There is a close relationship between health and education. Medical care is sorely lacking in much of the Upper Dolpo. Very treatable diseases and injuries can be life altering, or life ending. Only a few of the villages, Karang, Namdo, and Saldang, have a health post, and none are open year round. The nurse must not only look after the health care needs of her village, but also of other villages within a days walk. Clinics are held at the village schools. Villagers without access to a nurse visit the amchi for their medical needs. The amchi uses medicinal herbs and traditional techniques to treat the villagers.
It is the long held dream of Yak Girl Dorje Dolma to build a small, non-profit hospital in Karang, her home village. She has been working tirelessly to raise money for this dream with her book tours.
Jigme’s story illustrates the desperate need for more health facilities. He lost his hand, and nearly his life, because he lived several weeks away from the medical help he needed. We made a 5 minute video of his story. Please have a look. His joy is contagious!
(spoiler alert, we initiated contact with Victoria Hand Project and I was privileged to be with Jigme in Kathmandu for the final fitting of his new prosthetic hand. I met with him 2 months later and he said it is so much like a real hand that he sometimes forgets that it is not.)
There is an amazing hospital at Bhejir (funded by American and Swiss donors) but patients must cross a 5,000+ meter pass to get there – not an easy task even when healthy! I was pleasantly surprised to learn that the annual budget of the hospital at Bhejir is only $35,000 US. Last year they treated ~1,000 patients.
Most nurses in the Upper Dolpo are originally from this region and have returned to help their villages. Tashi Bhuti Lama, originally from Bhejir, decided to become a nurse at age 3 when she witnessed her mother’s death during childbirth. Now 29 years-old, she is a shining example of how education in the Dolpo helps their communities.
Nurse Tashi Bhuti Lama, with a mother after a safe delivery
|Dolma Choekyi is the Health Assistant at the Karang Health Post. She is from Karang. An NGO in Switzerland, Schulverein Lo-Manthang, sponsored her education and they now cover her salary. (I met Schulverein Lo-Manthang’s founder, Sonngard, on my first trek to Dolpo in 2015. She was on her way out and we were just going in. She told me then about her work and I found it interesting – little did I know that Altitude Project was in my future. She has become a dear friend and mentor.)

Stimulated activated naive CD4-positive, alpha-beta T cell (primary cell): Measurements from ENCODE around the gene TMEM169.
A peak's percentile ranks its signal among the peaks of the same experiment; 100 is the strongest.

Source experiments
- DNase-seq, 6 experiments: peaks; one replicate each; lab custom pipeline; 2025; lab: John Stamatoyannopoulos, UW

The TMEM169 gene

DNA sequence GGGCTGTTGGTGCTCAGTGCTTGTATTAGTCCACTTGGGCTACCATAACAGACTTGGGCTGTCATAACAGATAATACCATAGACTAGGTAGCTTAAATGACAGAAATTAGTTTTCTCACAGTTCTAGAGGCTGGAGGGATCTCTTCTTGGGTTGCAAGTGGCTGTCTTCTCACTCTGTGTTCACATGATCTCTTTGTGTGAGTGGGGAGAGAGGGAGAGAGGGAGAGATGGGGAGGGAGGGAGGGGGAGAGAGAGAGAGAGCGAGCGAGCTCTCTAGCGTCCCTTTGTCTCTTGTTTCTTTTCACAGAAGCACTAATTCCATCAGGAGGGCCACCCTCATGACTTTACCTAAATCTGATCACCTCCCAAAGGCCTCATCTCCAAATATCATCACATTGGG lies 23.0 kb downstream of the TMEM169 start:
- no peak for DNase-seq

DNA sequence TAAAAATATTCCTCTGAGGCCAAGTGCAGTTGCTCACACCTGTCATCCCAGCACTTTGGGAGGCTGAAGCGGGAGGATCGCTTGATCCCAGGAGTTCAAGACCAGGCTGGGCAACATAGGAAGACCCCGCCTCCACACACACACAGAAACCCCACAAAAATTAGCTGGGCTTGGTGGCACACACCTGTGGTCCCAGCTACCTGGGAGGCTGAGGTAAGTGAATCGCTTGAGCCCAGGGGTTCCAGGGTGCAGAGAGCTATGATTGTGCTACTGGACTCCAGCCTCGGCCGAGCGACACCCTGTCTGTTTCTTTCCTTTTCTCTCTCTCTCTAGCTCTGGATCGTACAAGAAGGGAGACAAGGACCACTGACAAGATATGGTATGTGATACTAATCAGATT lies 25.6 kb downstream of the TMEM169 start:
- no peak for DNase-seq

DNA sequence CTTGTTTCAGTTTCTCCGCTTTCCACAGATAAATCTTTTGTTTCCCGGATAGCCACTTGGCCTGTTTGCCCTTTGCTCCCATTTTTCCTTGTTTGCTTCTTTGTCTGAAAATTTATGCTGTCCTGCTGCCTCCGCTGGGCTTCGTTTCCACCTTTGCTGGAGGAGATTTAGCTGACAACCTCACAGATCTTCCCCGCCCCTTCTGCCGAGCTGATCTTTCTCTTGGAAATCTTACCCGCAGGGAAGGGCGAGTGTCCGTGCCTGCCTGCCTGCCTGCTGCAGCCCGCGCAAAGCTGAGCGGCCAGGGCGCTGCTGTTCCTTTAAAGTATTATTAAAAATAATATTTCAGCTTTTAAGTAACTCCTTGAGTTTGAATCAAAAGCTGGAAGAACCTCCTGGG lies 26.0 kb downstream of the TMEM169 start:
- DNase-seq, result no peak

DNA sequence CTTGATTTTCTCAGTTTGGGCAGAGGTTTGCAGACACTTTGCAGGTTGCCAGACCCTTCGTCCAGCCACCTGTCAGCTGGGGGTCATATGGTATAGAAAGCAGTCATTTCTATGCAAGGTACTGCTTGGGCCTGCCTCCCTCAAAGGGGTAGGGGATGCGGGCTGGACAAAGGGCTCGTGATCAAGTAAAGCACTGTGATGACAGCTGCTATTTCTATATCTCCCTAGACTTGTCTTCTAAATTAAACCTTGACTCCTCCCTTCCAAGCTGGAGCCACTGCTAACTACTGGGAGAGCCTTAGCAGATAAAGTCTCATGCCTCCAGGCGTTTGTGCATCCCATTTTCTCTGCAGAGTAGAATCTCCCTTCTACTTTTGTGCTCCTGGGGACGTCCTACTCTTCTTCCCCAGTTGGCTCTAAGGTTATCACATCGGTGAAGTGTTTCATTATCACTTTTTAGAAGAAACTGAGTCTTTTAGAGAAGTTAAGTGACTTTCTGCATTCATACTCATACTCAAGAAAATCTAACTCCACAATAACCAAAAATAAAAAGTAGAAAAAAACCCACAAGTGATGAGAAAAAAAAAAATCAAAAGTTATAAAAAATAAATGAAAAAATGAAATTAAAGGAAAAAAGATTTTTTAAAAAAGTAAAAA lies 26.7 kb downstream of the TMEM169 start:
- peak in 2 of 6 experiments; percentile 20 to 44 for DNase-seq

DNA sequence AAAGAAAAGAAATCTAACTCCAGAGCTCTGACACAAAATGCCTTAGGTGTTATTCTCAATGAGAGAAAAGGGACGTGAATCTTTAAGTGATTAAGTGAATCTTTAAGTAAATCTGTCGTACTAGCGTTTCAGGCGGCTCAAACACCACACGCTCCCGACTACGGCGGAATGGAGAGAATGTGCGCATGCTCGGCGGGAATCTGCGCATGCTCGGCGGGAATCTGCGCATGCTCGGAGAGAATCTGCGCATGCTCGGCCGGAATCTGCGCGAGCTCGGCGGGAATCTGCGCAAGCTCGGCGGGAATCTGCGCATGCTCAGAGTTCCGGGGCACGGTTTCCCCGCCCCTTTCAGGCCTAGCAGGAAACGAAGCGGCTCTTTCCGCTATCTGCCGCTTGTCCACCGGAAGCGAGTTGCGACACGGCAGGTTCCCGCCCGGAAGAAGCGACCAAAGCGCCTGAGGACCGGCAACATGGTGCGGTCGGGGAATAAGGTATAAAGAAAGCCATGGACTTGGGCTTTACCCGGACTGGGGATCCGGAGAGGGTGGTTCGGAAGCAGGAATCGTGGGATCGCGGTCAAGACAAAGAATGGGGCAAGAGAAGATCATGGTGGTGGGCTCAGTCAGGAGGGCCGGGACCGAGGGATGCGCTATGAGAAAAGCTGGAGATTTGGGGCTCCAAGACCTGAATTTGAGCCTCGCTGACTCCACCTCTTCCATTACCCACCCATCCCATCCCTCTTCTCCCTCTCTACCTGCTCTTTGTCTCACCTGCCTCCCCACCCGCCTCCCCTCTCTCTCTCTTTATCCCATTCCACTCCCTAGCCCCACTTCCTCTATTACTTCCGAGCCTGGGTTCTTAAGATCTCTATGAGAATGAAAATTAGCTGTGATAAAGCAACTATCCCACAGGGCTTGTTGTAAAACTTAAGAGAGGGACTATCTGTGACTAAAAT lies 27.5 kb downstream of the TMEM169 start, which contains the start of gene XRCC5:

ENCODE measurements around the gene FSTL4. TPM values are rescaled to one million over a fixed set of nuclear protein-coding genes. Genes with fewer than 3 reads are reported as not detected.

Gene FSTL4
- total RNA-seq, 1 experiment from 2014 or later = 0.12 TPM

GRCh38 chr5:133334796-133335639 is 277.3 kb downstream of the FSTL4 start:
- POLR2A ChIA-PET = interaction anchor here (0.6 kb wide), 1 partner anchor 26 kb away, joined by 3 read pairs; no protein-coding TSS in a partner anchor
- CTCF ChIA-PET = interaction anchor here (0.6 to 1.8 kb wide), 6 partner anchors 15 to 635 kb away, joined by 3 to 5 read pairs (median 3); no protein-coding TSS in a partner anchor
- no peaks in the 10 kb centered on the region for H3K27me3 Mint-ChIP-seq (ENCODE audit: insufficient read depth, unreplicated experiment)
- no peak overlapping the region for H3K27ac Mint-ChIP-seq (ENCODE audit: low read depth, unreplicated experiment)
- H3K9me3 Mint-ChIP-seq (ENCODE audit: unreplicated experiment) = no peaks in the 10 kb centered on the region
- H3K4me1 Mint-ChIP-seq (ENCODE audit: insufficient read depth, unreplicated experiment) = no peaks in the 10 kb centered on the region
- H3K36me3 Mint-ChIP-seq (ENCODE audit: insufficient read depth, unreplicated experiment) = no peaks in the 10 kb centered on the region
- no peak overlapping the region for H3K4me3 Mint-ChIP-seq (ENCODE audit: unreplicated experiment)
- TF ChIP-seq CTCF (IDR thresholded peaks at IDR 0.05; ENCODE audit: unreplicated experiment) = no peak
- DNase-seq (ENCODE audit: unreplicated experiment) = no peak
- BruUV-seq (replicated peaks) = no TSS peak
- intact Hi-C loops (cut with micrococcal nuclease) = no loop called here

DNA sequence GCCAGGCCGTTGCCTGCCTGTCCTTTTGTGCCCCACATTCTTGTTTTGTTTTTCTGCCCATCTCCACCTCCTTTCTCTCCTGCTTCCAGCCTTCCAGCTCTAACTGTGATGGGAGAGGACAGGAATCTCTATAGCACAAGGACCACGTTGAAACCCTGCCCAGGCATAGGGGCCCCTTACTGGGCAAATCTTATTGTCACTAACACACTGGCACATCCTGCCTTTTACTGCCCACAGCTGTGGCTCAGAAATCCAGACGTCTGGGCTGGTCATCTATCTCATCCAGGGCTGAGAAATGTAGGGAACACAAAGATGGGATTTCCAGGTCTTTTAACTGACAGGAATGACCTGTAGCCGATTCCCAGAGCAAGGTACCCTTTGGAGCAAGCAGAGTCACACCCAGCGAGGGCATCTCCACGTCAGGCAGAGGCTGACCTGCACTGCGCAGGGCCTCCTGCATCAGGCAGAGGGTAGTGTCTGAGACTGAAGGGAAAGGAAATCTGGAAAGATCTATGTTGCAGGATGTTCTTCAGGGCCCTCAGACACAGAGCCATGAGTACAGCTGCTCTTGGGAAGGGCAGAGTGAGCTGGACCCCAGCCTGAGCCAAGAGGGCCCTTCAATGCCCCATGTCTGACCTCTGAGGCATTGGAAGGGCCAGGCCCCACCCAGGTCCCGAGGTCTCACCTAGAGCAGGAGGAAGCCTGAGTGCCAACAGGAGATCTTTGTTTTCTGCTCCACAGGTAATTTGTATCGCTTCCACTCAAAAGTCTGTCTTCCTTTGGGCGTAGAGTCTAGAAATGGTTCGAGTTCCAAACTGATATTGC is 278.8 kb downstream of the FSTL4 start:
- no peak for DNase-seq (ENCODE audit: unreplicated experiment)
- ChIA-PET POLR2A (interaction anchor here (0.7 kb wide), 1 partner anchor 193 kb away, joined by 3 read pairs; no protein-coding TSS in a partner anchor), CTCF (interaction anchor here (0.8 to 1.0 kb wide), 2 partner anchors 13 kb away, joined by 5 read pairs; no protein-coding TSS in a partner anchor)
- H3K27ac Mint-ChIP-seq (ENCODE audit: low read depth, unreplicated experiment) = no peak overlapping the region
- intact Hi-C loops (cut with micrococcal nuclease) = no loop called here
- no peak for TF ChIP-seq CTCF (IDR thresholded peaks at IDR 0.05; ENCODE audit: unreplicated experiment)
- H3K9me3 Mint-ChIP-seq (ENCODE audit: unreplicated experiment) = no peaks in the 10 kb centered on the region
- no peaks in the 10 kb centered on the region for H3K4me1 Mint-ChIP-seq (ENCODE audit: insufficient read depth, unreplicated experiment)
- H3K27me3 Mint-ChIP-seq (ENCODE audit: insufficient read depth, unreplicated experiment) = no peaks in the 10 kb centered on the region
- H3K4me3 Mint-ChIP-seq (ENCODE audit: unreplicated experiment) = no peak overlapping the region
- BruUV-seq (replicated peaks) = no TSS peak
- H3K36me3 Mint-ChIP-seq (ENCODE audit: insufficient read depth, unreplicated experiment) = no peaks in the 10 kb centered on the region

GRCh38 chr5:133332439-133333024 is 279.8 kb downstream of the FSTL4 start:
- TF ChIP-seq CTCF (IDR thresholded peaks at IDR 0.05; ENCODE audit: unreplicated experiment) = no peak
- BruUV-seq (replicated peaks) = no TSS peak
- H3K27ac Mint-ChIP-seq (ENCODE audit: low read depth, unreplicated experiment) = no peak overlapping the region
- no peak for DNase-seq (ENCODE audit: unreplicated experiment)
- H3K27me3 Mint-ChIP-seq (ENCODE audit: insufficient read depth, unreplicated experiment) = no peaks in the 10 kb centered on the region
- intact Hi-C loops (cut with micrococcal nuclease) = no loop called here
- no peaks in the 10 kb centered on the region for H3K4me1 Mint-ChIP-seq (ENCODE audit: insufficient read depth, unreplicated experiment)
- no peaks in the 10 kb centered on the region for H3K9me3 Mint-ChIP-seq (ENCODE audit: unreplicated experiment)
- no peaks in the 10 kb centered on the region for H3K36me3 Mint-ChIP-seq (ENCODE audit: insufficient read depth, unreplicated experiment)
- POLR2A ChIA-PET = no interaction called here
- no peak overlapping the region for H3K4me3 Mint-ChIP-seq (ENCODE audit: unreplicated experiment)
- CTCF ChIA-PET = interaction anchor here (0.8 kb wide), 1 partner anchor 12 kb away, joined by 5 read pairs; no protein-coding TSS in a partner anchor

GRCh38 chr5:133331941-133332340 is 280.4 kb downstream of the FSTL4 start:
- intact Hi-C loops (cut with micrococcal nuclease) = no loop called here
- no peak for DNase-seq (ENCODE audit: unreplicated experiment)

Dolma is treating mothers at a clinic at Tiling School.
The obstetric and neonatal care provided by Dolpo nurses has dramatically reduced deaths related to pregnancy and childbirth. Their health awareness and hygiene education programs have helped mitigate many risks. Their assistance during birth permits timely treatment for serious complications. The clinics also provide many family planning options. Spacing between pregnancies is an influential factor in infant mortality.
The age of the mother is another critical factor. Girls who are who are forced to abandon their education often marry while very young, and have early and multiple pregnancies. Both are a serious medical risk to the mother and her children.
Nurse Tsering Wangmo says, “I hope to see my community become more aware of their rights in health services, or any other fundamental rights, and voice for them. Having better, comfortable, and longer lives, with their integrity, culture, and authenticity intact.”
“Only a life lived for others is a life worthwhile.”
― Albert Einstein
WHAT’S IT LIKE TO RUN A HIGH ALTITUDE HEALTH POST?
Pran Maya B385 graduated from Thrangu Rinpoche’s free school and went on to do 3 years of intensive medical training so she could run a health post. She was sent to Humde in Manang District.
“People came to the clinic whenever they felt ill — mostly with cases of diarrhea, typhoid, tonsillitis, hypertension, diabetes, piles, gastritis, jaundice, viral influenza, chicken pox, for blood work, oral health related diseases, and others. Complicated cases were sent to the central hospital to get treatment.
I also made home visits. Sometimes I visited schools and taught about the importance of sanitation, brushing teeth, and hand washing. These topics surprised the villagers since they had never heard of these practices. Similarly, when the opportunity arose I mingled with the locals to discuss nutrition, family planning, and water filtration.
In the cold winter people move towards warmer places. Their livelihood depends on subsistence agriculture and it’s fascinating how they prepare themselves for the cold. Before snow falls they dry all the food for winter. Potatoes and items made from wheat and the buckwheat, seasonal vegetables and apples are some of the tastiest I have ever had.”
A great example of how education for children in remote areas of Nepal pays dividends when they finally return to villages in the Himalaya regions.
The following reply in Dho Tarap, a Tibetan village:
We find it useless to go to a health post. Most of the time there is no health worker anyway and if we find him he does not have medicine. If our children are sick we have to fly to Kathmandu. But that is very expensive and most of us cannot afford that. So usually we ask our friends if they have at home some medicine which they might have taken with them during the last visit to the capital or we hope that some tourists give us some western medicine. All of us wish that we would have a health post with a permanent staff, who are able to give us medicine.